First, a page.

Myers still has plenty of work to do on both sides of the ball. ("I don't think it's going to be as easy for him as most people think," says one scout.) But there's something special about him.
"I don't want to be just another guy," he says. "I think everybody plays this game to be the best they can, and that's what I want to do. And hopefully, whatever that is, it'll be one of the best players in the game."
Now this is no offensive powerhouse. The Rays scored 153 fewer runs than the Red Sox last season. And it's always fashionable to worry if they'll score enough.
But this is still a lineup that Maddon fits together "like a Svengali" every night, says one scout. And because those pieces always seem to fit, it's so much more than the sum of its parts that only three teams in baseball (Red Sox, Tigers, Angels) wound up generating more baserunners last season than the Rays.
There's something more significant to remember, though. This team "doesn't have to score five runs a game to win," says one scout, "because they pitch it and catch it so well. They don't give you extra outs or extra runs. So they don't have to outslug everybody the way a lot of teams do."
Is building a winner a science? Or is it an art? If the answer is, "both," what team has both ends covered better than the Rays?
Upstairs, Andrew Friedman and a front office full of outside-the-box thinkers construct a roster with a whole different mindset than the Yankees or Dodgers. The Rays may not be buying the best, but they're thinking the best.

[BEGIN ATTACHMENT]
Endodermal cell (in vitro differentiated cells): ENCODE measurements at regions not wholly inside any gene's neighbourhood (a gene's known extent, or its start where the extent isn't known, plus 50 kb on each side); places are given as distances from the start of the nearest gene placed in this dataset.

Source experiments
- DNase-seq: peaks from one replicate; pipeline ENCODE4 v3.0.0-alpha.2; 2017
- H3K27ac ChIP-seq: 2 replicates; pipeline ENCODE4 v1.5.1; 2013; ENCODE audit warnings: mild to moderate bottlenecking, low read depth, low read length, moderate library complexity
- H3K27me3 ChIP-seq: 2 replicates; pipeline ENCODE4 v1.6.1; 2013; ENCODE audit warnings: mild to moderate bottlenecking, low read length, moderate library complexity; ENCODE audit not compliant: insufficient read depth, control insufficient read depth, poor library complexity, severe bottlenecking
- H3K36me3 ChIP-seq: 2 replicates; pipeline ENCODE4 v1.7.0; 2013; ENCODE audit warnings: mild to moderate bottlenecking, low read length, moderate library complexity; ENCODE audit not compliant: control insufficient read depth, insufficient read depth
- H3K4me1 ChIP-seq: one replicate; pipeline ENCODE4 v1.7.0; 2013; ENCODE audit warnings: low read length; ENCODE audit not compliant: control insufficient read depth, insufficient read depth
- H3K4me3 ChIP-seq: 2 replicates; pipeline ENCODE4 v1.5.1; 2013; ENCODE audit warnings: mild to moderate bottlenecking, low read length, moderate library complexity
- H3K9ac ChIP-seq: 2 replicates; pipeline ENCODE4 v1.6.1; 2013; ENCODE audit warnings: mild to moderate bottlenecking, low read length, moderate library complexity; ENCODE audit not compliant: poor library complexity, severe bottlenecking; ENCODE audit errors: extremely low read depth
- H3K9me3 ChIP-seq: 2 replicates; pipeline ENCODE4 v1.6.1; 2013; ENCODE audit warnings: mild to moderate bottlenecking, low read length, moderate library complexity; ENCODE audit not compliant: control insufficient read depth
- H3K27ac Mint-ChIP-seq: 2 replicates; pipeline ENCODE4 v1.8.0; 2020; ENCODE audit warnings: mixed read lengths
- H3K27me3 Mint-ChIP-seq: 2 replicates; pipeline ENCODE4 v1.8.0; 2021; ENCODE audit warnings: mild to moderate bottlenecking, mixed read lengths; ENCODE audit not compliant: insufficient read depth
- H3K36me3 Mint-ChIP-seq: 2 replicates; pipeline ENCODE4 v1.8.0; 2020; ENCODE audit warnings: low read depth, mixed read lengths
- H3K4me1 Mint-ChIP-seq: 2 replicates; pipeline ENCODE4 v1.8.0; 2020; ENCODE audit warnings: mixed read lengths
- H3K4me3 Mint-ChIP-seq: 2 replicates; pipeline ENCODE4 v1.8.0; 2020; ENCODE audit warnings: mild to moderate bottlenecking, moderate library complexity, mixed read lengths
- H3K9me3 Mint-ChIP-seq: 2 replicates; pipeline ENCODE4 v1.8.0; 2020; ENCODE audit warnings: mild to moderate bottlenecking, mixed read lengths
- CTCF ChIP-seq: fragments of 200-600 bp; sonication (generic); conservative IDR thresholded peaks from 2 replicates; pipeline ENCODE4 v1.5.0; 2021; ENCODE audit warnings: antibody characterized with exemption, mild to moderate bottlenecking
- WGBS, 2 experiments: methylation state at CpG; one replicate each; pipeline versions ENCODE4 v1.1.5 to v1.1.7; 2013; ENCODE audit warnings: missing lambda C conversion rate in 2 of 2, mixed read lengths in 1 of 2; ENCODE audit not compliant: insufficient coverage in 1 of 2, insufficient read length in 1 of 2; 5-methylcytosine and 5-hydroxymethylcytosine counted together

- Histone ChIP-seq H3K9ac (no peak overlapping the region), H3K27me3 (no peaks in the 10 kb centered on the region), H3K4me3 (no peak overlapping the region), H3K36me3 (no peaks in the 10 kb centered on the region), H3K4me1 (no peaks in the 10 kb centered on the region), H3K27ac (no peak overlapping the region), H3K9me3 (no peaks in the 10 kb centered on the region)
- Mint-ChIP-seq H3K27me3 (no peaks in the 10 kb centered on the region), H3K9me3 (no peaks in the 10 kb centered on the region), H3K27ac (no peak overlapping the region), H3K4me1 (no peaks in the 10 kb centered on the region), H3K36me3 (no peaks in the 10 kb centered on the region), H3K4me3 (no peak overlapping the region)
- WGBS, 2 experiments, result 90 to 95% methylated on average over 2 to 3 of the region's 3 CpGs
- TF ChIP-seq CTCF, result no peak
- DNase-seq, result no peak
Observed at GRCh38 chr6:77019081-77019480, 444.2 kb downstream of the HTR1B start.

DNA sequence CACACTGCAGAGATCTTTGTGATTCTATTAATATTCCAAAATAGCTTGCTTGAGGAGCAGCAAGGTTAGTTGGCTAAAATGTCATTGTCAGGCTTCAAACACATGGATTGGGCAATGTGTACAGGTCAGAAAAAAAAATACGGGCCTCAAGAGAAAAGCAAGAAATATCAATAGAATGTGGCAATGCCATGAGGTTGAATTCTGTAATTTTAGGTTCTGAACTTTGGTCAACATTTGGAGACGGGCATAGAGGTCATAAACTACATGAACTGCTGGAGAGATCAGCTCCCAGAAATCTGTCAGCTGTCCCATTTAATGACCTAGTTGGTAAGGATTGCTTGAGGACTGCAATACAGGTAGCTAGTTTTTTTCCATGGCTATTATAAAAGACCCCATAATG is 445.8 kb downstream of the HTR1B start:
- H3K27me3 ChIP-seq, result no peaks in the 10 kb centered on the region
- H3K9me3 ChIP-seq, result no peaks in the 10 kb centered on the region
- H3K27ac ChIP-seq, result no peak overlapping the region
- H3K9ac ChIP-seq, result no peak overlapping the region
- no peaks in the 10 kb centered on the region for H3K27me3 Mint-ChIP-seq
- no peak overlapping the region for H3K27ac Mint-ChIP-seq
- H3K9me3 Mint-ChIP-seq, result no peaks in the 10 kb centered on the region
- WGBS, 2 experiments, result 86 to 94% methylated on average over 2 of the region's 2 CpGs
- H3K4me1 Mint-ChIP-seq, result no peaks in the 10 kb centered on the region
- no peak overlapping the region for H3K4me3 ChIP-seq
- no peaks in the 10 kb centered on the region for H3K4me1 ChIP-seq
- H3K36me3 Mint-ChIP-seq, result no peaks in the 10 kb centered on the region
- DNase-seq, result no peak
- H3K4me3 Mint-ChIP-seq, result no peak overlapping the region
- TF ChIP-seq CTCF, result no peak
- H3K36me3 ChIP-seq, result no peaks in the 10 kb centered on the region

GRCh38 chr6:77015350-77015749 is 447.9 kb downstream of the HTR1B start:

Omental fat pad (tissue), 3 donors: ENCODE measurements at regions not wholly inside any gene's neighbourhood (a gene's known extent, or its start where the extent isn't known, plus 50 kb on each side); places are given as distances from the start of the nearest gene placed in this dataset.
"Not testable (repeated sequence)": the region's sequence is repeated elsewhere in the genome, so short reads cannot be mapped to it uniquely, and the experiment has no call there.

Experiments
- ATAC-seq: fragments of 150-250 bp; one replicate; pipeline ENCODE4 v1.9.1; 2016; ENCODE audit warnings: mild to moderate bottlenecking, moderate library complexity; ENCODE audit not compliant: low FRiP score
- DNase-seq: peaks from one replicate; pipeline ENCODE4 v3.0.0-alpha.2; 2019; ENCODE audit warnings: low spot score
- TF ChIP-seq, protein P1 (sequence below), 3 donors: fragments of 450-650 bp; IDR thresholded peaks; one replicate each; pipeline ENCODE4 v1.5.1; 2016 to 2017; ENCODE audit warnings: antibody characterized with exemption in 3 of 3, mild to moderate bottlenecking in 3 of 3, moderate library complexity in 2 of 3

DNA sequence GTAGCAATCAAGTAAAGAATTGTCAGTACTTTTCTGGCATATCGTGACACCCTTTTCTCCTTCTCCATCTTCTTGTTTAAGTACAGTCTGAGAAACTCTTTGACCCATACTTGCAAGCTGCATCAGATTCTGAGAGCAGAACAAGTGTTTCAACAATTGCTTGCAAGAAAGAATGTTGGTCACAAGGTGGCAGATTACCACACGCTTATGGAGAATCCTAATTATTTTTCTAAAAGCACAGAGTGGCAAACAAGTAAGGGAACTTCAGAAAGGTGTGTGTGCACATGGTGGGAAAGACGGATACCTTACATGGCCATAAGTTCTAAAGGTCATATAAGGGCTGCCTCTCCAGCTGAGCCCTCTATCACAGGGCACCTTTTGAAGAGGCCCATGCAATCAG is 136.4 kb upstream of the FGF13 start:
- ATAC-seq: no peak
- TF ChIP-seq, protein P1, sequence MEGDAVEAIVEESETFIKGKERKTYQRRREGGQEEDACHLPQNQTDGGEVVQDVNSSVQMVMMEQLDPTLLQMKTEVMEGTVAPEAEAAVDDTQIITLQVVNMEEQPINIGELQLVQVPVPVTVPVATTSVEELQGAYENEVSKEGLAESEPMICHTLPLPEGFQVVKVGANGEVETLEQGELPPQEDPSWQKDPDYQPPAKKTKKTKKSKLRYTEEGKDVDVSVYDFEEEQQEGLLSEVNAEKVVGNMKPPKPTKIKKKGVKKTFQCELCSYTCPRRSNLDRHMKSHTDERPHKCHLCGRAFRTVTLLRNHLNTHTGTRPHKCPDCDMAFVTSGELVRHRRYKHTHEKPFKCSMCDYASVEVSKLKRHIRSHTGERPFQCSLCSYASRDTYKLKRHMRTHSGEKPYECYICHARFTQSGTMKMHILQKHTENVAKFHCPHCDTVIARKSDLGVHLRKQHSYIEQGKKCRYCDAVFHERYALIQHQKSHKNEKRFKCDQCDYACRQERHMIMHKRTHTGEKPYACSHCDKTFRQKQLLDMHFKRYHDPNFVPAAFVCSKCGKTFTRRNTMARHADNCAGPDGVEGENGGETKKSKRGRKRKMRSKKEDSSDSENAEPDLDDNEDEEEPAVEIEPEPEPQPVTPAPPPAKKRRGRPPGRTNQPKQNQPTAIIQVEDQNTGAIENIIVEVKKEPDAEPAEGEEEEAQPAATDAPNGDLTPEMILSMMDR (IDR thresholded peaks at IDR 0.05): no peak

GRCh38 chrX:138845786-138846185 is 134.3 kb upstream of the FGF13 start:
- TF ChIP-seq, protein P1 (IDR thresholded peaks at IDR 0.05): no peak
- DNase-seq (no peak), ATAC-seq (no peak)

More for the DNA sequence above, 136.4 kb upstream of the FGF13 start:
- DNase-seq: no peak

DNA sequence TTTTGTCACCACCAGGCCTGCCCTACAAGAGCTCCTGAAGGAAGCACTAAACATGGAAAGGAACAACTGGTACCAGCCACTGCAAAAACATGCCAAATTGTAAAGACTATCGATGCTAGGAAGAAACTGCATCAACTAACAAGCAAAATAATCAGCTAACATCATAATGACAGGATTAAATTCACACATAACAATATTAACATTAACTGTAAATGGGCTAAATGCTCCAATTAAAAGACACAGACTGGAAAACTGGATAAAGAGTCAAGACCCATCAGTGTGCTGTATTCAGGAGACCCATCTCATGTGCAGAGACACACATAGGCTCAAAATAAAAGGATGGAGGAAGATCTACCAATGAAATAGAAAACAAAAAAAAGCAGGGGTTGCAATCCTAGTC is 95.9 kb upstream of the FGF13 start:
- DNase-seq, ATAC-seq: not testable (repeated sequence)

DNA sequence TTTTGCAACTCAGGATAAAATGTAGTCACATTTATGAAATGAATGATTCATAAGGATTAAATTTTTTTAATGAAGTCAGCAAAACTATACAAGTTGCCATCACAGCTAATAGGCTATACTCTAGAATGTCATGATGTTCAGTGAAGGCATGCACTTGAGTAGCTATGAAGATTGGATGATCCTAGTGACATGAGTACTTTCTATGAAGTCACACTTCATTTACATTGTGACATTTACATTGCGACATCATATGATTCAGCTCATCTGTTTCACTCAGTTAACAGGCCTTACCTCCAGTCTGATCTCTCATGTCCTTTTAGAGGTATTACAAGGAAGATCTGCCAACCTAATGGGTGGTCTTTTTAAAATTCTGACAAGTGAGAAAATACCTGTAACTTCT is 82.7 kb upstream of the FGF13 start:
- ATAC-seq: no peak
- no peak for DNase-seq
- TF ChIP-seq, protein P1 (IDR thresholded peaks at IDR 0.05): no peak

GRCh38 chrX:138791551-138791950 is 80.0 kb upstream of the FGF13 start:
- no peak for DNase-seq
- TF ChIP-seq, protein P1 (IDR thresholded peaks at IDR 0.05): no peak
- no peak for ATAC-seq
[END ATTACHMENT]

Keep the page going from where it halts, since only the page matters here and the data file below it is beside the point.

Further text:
"It's fun watching Andrew put a team together every year," says Cobb. "It really is. I love it."
It's a roster built around flexibility, versatility and bang for the buck. So the Rays trade for Logan Forsythe and give him a tour of five positions this spring. Sean Rodriguez finds his way to five different positions. Ben Zobrist has played 68 games at short, 183 at second and 113 at all three outfield positions, just in the last two years. And on and on and on.
Then Friedman hands Maddon a box filled with all these puzzle pieces, and the manager finds a way to wiggle them all into place. Always.
But science class isn't in session 24/7, because Maddon's feel for the human side of baseball surpasses his feel for shifts, lineups and what he often calls "data-mentals."
What other manager believes it's a problem when his players spend too many hours at the park? What other manager uses phrases like this 2014 spring favorite: "Never permit the pressure to exceed the pleasure?" What other manager wages a never-ending battle to release that pressure by inviting penguins, tropical birds and 20-foot pythons into his clubhouse, just to change the conversation.
This is the genius of Joe Maddon at work. You'll definitely never hear him described with the phrase, "drill sergeant."